Fifty seven percent of computer users globally admit they have acquired pirated software, the Business Software Alliance (BSA) reported today in the 2011 BSA Global Software Piracy Study. Some users say they pirate all or most of the time. Others say they do it occasionally or rarely. The net effect was to fuel a software piracy rate of 70 percent last year in the Philippines, up from 69% in 2010, which means 7 out of 10 programs that users installed were unlicensed. The commercial value of this piracy was US$338 million (approximately PHP14.6 billion).
“If 57 percent of consumers admitted they shoplift — even rarely —authorities would react by increasing police patrols and penalties. Software piracy demands a similar response: concerted public education and vigorous law enforcement,” said Roland Chan, BSA Senior Director for Marketing in Asia Pacific.
36 percent of admitted software pirates in Asia-Pacific surveyed in the study, say they acquire software illegally “all of the time,” “most of the time” or “occasionally,” while 27 percent say they “rarely” do so. The study also found that admitted software pirates in Asia-Pacific are predominantly male, with 32 percent between the ages of 18-24.
In the Philippines, the Business Software Alliance has been a staunch supporter of the government’s efforts to combat software piracy, particularly, the enforcement campaigns of the Pilipinas Anti-Piracy Team (PAPT) composed of the National Bureau of Investigation (NBI), Optical Media Board (OMB), the Philippine National Police and its latest member, the Intellectual Property Office (IPOPHL).
BSA has also partnered with the Intellectual Property Coalition (IPC), which is composed of private stakeholder companies coming from different industries, in conducting various educational and awareness generation campaignson the importance of respecting intellectual property rights for businesses, consumers and the country as a whole.
“Software piracy persists as a drain on the global economy, IT innovation and job creation,” said BSA president and CEO Robert Holleyman. “Governments must take steps to modernize their IP laws and expand enforcement efforts to ensure that those who pirate software face real consequences.”
Globally, the study finds that piracy rates in emerging markets tower over those in mature markets — 68 percent to 24 percent, on average — and emerging markets account for an overwhelming majority of the global increase in the commercial value of software theft. This helps explain the market dynamics behind the global software piracy rate, which hovered at 42 percent in 2011 while a steadily expanding marketplace in the developing world drove the commercial value of software theft to US$63.4 billion.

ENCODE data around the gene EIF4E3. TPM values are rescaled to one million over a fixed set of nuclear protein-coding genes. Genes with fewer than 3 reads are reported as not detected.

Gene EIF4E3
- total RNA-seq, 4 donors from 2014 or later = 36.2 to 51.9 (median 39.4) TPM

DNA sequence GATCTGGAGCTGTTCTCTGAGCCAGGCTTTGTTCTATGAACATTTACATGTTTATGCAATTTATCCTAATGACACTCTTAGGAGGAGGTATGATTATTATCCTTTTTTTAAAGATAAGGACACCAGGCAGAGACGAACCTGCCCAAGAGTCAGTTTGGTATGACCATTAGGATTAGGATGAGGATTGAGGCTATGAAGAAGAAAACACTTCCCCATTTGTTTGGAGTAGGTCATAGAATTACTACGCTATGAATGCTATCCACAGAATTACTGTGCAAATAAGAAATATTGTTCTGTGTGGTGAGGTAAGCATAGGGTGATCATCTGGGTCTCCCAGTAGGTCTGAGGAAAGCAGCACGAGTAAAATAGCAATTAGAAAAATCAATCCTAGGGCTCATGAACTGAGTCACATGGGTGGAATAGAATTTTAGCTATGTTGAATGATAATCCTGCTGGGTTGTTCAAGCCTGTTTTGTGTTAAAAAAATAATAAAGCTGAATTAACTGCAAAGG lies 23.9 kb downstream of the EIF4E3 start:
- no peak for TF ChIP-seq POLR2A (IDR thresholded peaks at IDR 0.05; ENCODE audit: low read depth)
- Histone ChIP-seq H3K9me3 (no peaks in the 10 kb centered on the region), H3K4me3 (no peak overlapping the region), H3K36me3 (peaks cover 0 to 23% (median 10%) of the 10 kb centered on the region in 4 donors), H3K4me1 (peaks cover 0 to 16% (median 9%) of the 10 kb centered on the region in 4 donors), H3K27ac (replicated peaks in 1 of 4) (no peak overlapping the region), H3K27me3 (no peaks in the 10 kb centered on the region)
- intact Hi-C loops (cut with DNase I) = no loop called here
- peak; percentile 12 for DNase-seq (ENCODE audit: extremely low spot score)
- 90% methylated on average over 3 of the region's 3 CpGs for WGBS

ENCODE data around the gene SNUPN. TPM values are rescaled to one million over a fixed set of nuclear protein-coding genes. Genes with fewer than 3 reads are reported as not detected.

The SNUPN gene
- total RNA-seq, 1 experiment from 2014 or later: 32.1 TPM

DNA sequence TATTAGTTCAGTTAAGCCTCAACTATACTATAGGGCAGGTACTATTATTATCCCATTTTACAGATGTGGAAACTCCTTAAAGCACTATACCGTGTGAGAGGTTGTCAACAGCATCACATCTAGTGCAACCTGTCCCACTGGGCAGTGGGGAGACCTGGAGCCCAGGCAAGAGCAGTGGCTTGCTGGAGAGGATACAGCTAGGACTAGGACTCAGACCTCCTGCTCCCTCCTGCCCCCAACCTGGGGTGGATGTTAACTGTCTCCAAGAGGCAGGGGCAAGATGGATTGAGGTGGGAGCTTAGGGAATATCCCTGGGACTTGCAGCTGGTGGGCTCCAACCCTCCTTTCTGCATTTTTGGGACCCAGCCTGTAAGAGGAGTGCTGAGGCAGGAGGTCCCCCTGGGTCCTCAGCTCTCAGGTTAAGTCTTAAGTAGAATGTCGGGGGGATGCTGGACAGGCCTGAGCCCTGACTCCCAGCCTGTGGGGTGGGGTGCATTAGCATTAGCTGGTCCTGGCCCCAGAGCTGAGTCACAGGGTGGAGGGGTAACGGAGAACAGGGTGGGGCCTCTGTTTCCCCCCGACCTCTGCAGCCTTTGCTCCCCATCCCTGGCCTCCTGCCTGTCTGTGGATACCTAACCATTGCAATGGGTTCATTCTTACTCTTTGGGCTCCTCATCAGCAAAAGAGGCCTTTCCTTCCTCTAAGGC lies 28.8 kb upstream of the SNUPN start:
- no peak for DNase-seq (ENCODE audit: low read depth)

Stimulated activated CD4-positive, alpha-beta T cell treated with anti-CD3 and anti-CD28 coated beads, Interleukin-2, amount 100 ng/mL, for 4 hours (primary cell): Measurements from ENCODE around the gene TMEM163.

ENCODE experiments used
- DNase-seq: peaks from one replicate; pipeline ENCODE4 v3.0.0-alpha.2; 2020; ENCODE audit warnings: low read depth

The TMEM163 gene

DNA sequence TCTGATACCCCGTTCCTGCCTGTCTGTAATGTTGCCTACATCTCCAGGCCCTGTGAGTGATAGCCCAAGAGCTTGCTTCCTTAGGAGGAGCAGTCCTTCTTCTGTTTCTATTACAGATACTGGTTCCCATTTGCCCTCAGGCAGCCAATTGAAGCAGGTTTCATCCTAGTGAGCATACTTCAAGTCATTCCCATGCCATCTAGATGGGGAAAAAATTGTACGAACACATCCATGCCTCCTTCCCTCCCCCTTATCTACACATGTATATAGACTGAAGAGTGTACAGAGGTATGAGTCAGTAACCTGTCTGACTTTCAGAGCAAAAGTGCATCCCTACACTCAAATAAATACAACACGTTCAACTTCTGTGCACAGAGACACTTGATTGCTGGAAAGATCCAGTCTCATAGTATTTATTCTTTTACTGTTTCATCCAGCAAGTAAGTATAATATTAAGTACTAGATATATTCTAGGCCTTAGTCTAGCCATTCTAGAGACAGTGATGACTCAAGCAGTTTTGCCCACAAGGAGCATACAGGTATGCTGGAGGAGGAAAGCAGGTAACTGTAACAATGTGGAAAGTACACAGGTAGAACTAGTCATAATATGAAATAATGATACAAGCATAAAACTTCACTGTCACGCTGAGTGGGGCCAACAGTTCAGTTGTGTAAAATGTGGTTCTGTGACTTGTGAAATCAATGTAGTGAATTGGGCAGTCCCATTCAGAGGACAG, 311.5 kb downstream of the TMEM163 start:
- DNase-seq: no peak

Other findings from this year’s BSA Global Software Piracy Study include:
- Globally, the most frequent software pirates are disproportionately young and male — and they are more than twice as likely to live in an emerging economy as they are to live in a mature one (38 to 15 percent).
- Business decision makers admit to pirating software more frequently than other users — and they are more than twice as likely as others to say they buy software for one computer and then install it on additional machines in their offices.
- Globally, there is strong support for IP rights and protections in principle, but a troubling lack of incentive for pirates to change their behavior in practice. Just 20 percent of frequent pirates in mature markets — and 15 percent in emerging markets — say the risk of getting caught is a reason not to pirate software.
“Under-licensing of software within businesses continues to be a key contributor of software piracy. Beyond the damage done to the IT sector and supporting ecosystem, such activity harms local and regional market competition. It is crucial that governments across the region take strong measures — not just through education but also through enforcement — to protect the interest of honest businesses and ensure fair competition,” said Victor Lim, Vice President, Asia/Pacific Consulting Operations, IDC.
This is the ninth annual study of global software piracy conducted by BSA in partnership with IDC and Ipsos Public Affairs, two of the world’s leading independent research firms. The study methodology involves collecting 182 discrete data inputs and assessing PC and software trends in 116 markets. This year’s study also included a survey of 15,000 computer users in 33 countries that together constitute 82 percent of the global PC market.
A full copy of the 2011 BSA Global Software Piracy Study, including Philippines-specific data, is available for downloadon BSA’s website: http://www.bsa.org/globalstudy.